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Alternatives To Prisons Essay, Research Paper

Alternatives to prisonsToday, more than ever before in the history of our penal system, our people are being sent to prisons all across the United States for such offenses as drug possession, trafficviolations and other minor scrapes with the law. Apparently the American public has decidedby popular vote that incarceration is the cure all for our countries complex crime problems. However, now we are facing prison overcrowding like never before in the history of TheUnited States. I believe we need to look at these problems closer and analyze them in amore rational sense. I do not believe that incarceration is the answer to all our problemswhen it comes the criminals in our society. We are wasting billions of dollars on newprisons all across the nation. Is it time we look to alternatives to the “lock em up andthrow away the key” attitude that plagues middle class America? I sincerely believe so. No one really knows the true reasons why crime occurs. The oldest theory, based on theology and ethics, is that people who commit to crimes are perverse, and do it deliberately, or because the devil made them do it. Although that idea has long since been discarded by modern criminologists, it persists among uninformed people and provides the rational for the harsh punishments and laws that are being adopted by the people all across the nation. As the eighteenth century rolled around we began to look at scientific reasons why crime was committed. At the end of the eighteenth century German physician Franz Joseph Gall had advanced that skull structure had a profound effect on the likelihood of criminality1 His theory was very popular until the nineteenth century when it was discarded as absurd. There have been several different theories on what makes a man not conform to public laws since that time. Lombroso, an Italian criminologist, asserted that there is a correlation between criminals and Mongoloids, which showed some validity until the 20th century when Charles Goring, a British criminologist, did a study on incarcerated and unincarcerated and found no correlation at all thus disproving Lombroso’s theory2. Lombroso’s theory also could have been attributed to the fact that people with socially unappealing looks tend to be looked down upon from the general public, thus having less opportunities in the community. Although many brilliant men have conceived a vast array of different theories on why people deviate from societies norms, we must pay attention to the elements that have been around since crime itself, which is mental illness and poverty. There are a great many people in society that don’t hold the tools necessary to decipher between right and wrong. There are sociopaths psychopaths, and people that just are not very intelligent for a variety of different reasons. We also have a great many people that are at a disadvantage in our ultra high tech and extremely competitive society. These people, I believe, aresometimes forced in to a life of crime because of what I call “A will to survive.” They arenot inherently evil like middle class America tends to think, they are simply lacking thesocial structure, education and guidance needed by all human beings. And these are theAmericans that are filling up our prisons as you read this. Now that we have a betterunderstanding of why people commit to crimes, I think it only proper we compare how we havedealt with these people we refer to as “vermin” throughout U.S. history. It is commonknowledge that virtually every crime in early history was punishable by death, but sincethat time our punishment ideals have evolved. In America, the idea of prisons was spurredby the deep religious beliefs of English Quaker, William Penn.3 Penn abolished the penaltyof death for most crimes in the 1600’s, substituting imprisonment as a punishment. Then in1718 the British Government compelled the colonists to reinstate the penalty of death,however, shortly after independence, the Pennsylvania Legislature replaced capitolpunishment with imprisonment as the primary punishment for vermin, or criminals. The WalnutStreet Gaol was the first prison ever built in America. By the middle of the nineteenthcentury, all most all the states had built them. Eventually there were two types of prisons. One type used at a New York prison called The Auburn State Prison allowed prisoners to worktogether all day long , but in absolute silence. At night they were confined to their cellwith nothing but a bible. If caught communicating in any way, they were punished severely. The other type of prison held it’s inmates in absolute solitary confinement. This prison wascalled Cherry Hill. There were massive debates erupting between the proponents of the twotypes of prisons. Those who favored the Cherry Hill model of complete isolation thought thatbeing locked down in a room with nothing to do would somehow reform a criminal, but inreality, it did nothing but drive most inmates mad. The Auburn State prison was criticizedas being virtual slavery, because the criminals incarcerated were put to work for privatebusiness owners who had contracted with the state for labor, thus bringing in enormousprofits for the state and the private business owners.4 Marx would have loved that huh?Talk about class conflict! As you can see, the primary concern for these institutions was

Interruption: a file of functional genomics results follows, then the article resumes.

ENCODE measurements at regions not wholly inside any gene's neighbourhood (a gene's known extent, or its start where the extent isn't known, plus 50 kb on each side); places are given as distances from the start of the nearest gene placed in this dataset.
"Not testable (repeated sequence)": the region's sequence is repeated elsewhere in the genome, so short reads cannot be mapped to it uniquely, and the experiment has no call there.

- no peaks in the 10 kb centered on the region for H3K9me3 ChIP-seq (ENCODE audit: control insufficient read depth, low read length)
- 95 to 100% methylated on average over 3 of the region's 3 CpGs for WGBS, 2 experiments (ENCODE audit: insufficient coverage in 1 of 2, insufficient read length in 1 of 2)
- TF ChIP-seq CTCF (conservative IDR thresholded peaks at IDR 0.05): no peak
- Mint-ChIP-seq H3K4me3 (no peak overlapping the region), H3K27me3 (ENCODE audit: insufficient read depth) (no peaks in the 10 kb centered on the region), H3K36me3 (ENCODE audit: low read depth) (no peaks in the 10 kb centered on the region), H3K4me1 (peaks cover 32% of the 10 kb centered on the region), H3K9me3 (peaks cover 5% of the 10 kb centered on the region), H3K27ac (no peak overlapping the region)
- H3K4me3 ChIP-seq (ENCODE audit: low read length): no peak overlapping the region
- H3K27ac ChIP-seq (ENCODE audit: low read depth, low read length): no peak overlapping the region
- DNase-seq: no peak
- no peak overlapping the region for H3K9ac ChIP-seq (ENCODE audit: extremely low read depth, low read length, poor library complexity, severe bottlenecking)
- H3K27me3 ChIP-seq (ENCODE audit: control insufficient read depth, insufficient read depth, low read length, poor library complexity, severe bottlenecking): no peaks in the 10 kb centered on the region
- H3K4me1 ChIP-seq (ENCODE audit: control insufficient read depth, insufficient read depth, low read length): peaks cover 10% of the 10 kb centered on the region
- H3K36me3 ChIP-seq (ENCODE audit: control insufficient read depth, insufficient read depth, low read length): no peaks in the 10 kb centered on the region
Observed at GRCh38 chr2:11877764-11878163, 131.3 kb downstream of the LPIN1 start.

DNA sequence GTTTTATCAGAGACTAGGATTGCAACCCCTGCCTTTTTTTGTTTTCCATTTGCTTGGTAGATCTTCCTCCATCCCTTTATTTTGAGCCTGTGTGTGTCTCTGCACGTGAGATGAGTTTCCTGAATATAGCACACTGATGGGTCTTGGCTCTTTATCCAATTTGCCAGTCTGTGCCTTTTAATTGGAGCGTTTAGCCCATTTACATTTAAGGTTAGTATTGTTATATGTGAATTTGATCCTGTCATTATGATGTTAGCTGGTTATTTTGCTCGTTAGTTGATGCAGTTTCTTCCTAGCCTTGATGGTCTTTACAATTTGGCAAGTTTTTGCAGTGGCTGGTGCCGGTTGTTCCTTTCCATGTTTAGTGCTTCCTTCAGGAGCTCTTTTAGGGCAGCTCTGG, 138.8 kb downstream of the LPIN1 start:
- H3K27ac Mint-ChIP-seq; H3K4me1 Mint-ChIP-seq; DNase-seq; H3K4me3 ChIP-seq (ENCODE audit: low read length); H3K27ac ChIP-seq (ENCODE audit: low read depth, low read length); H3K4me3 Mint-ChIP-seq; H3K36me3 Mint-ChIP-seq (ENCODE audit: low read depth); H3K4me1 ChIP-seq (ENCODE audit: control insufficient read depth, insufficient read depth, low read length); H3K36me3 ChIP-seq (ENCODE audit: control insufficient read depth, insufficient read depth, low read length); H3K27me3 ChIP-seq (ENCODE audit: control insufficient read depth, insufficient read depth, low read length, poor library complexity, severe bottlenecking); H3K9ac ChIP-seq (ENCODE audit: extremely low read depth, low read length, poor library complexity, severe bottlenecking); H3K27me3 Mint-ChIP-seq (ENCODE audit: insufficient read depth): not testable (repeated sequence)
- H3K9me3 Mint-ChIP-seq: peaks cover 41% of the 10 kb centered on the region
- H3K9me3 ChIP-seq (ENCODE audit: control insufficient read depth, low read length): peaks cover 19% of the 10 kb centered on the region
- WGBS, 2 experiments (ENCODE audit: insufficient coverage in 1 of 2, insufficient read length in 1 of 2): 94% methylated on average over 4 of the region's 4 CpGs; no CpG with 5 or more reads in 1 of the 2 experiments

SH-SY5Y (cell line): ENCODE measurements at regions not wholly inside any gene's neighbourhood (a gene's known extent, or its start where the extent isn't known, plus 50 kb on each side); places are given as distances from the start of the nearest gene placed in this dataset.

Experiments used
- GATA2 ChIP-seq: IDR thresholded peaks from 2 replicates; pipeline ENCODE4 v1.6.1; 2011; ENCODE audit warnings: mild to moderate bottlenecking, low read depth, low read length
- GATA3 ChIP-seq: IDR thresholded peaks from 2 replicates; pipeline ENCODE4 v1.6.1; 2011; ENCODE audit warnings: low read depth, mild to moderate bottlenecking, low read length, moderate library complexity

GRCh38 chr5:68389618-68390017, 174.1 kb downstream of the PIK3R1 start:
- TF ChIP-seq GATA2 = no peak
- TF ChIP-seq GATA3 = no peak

to confine inmates for the duration of their prison term. Thus, the facilities were justmassive institutions filled with men and women, sane and insane, young and old. They werehuman warehouses. By mid-nineteenth century, penologists began to argue that the prisonerscould and should be rehabilitated while incarcerated. In 1870, The American CorrectionalAssociation met for the first time in Cincinnati, Ohio and persuaded congress to adopt aset of principals for the corrections institutions based on goals of rehabilitation ratherthan punishment. Shortly after those principals were set, we started to see work camps,prison industry, and things of that nature. The inmates were busy all the time in differentareas of work provided by the prisons. They learned new trades and skills that would helpthem cope with society when they were released from prison. Prison was a big industry, andthe money earned from the labor went to pay for the facilities in which they lived. Prisonofficials set up programs that allowed family visitation to keep the prisoners in close tieswith there family and as a result, the madness that inflicted so many inmates all butdisappeared. Prison operations were going along great until the Hawes-Cooper Act in 1929,which put a fast halt to prison made goods and services. Thus, the prisoners were onceagain left with idle time. Now we shall have a glance at the current prison situation. Beginning with the Reagan era and his “war on crime” the state and federal prisons haveliterally been packed beyond capacity with convicted men and women. The crimes committed bythese people are sometimes ruthless and violent as well as petty and small. None the less,our prisons are full. And with legislature making new criminal laws each session, there isno apparent end in sight. According to the Department of Justice, as of June 30th, 1995,there were an estimated 1,550,000 adults incarcerated for one thing or another, which is a300% increase over the amount incarcerated in 1980. Of that amount, there were 25%incarcerated for violation of drug laws which equals to over 388,000 people. Whether peoplerealize it or not, there are ripple effects from the massive incarcerations that are goingon. Let us think about the children of all those prisoners. It’s been proved that being inprison has a detrimental effect on the prisoners ability to earn money. If the prisoner isleft with no means to earn money for his family, then who will end up footing the bill forthe children’s medical expenses, food, clothing, and home? My guess is that the localwelfare department will have a helping hand ready. The countries state prisons have seen atremendous 1055% increase in drug inmates as apposed to a small 55% increase in violentoffenders. We currently have an approximated 2.7% of America’s men and women either injail or under some type of penal supervision as I write this. The federal prisons now holdover 96,000 people, of that there are over 60% incarcerated for drug violations. The billfor these men and women to be incarcerated is coming in at over 9 billion dollars a year. Asa result of all these people being locked up, most people agree that it is no harder to finddrugs now than it was in the early 80’s when the Federal and local governments started thecrusade against drugs. It just doesn’t make sense to keep housing all these men and womenfor a petty little thing like drugs. The street level drug dealer can be easily replaced bythe next guy that loses his job. It would be much more beneficial to put a stop to all thenew prisons construction and used the funds to pay out military forces to stop the flow ofdrugs into the United States. God knows that cocaine is not produced in America, it isproduced in Bolivia, Peru, and Central America. We have people like Juan Garcia Abrego,who smuggle thousands of tins of cocaine into the U.S. every year, yet we still punish ourown people for possessing or selling small amounts. I believe the Government should be heldresponsible. We elect these great men and women to oversee the safety of our United States,and they can’t even keep the drugs out. It’s important to try and see these circumstances ina different light. If our Government is so concerned with the well being of the people,then the first order of business should be to keep or children safe from the terribleeffects of drugs in our society. Instead, they make laws to punish our own people. Inconclusion, I will never believe that with all the technology we possess, we are unable tostop the flow. Think about it, we can stop an incoming missile flying hundreds of miles anhour high above, but we can’t stop the drugs. Meanwhile, the middle class citizen keepsafter the Government for some kind of control and they decide to people of the UnitedStates. Not the Bolivians or Central Americans. I hate drugs and what they are doing to ourchildren. We can try to teach our children that drugs are bad, and we can keep throwinganyone that has contact with drugs in prison, but what is going to happen in the end?1 Erickson, Tortsen. The Reformers; An Historical Survey of Pioneer Experiments in TheTreatment of criminals Elsivier 1976 2 3 McElvey, Blake. American Prisons; A History ofGood Intentions. Patterson, Smith,2nd ed., 19774 Mitford, Jessica. Kind and Usual Punishment; The Prison Business. Knopf, 1973. Vintage,1974 8